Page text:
A 77-foot-7 inch, 70-ton steel cross erected on top of a Texas hill country summit located in a 23-acre religious sculpture garden was inspired by a message from God, says the artist.
Kerrville, Texas resident and Christian artist Max Greiner Jr., 58, spear-headed a massive steel cross project after being told by a pastor in Austin “that he would be a part of building a sacred structure”.
The project, which cost $2 million and took 9 years to complete, was inspired when Greiner, along with his wife, Sherry, traveled to Austin in 2001 to hear Mahesh Chavda, “who was known as a prophet of God” and who was guest speaker at the Cathedral of Praise.
According to the Statesman.com,
“In front of an audience of about 300 people, Chavda turned to Greiner and said, ‘You are going to be involved in the restoration of the tabernacle’.”
After receiving this message, Greiner turned to his wife and said, “God’s not going to rebuild the tabernacle. That guy is nuttier than a squirrel.”
Eight months later, Greiner received an email from Beaumont businessman Marlon Quibodeaux to let him know, from all the artists researched on the internet, he was the one God had chosen to build the colossal cross.
However, it took prayer and “a vision of a 300-foot-long cross-shaped garden, a giant cross and cars turning off the highway” for Greiner to see the significance of Quibodeaux’s message.
In 2002, without any idea of where the cross was going to be erected, he sketched his vision. Greiner described it “like being pregnant but being unable to deliver”.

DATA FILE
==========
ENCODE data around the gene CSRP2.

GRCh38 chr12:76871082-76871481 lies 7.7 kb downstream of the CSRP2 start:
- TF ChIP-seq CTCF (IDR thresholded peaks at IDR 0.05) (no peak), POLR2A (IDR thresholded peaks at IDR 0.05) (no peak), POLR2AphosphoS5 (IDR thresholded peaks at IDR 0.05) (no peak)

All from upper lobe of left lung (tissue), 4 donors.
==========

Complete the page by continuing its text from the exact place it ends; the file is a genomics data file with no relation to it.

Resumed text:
It was not until 2003 that he came upon the 400-foot summit for the 77-foot-7 inch cross. “I was sitting at the intersection of Texas 16 and Texas 534, and the Holy Spirit said: ‘Look up, I’m going to give you that mountain," said Greiner.
Hershel Reid, who had purchased the 23-acre property for $500,000, donated it to Greiner’s nonprofit organization, The Coming King Foundation, in 2005.
Things kept falling into place for Greiner. Because the land was 20 feet outside the city limits, building permits were not required.
Met with strong opposition by Kerrville residents, a lawsuit was filed in 2008 claiming the land where the foundation erected the cross was not intended for commercial use.
The lawsuit was settled when both parties agreed to the construction of a 6-foot privacy wall in order to prevent an estimated 1,000 daily visitors from driving through the neighboring subdivision.
In a Statesman report, Greiner said "Nobody ever heard of this Kerrville garden until the attacks came against us to stop it. Now it's been raised to international prominence, and millions know. God brings good out of the bad."
Still, Greiner feels his mission is not yet complete. Through his nonprofit organization, he hopes to raise enough money to finish the garden.